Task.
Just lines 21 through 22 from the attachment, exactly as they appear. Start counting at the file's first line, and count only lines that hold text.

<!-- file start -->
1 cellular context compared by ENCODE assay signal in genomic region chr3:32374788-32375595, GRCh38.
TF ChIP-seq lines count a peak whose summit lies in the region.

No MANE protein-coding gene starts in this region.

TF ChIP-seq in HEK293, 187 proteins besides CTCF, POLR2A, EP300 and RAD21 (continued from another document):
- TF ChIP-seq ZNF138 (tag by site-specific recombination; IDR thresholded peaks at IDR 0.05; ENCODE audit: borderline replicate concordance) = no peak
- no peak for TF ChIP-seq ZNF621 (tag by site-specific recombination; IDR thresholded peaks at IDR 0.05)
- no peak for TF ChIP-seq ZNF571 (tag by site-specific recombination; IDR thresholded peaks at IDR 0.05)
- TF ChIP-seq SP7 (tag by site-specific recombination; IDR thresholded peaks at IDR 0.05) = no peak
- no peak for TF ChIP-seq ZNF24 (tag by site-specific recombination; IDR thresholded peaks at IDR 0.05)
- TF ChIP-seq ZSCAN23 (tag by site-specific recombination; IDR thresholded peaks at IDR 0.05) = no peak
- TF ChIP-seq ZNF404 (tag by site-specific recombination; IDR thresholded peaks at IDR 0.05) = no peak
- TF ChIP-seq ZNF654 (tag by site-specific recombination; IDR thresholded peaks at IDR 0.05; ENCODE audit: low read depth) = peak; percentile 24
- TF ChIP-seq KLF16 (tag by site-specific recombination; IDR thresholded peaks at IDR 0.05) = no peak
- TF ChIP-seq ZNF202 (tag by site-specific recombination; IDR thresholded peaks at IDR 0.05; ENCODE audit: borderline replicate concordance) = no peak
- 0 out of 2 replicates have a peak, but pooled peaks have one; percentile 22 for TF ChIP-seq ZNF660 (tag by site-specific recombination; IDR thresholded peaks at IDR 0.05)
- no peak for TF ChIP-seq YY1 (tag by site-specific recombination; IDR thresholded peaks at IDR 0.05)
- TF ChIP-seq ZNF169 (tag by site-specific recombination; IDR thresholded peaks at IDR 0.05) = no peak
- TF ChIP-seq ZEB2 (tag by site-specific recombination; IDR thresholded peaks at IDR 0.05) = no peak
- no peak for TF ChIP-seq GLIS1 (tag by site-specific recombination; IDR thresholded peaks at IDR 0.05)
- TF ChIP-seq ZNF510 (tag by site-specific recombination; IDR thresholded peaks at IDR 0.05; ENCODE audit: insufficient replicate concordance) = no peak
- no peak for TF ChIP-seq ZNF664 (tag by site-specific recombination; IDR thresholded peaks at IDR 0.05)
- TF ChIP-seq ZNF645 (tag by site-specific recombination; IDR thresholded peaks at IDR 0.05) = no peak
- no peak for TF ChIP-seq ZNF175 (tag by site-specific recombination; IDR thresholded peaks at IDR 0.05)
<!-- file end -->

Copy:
- no peak for TF ChIP-seq ZNF664 (tag by site-specific recombination; IDR thresholded peaks at IDR 0.05)
- TF ChIP-seq ZNF645 (tag by site-specific recombination; IDR thresholded peaks at IDR 0.05) = no peak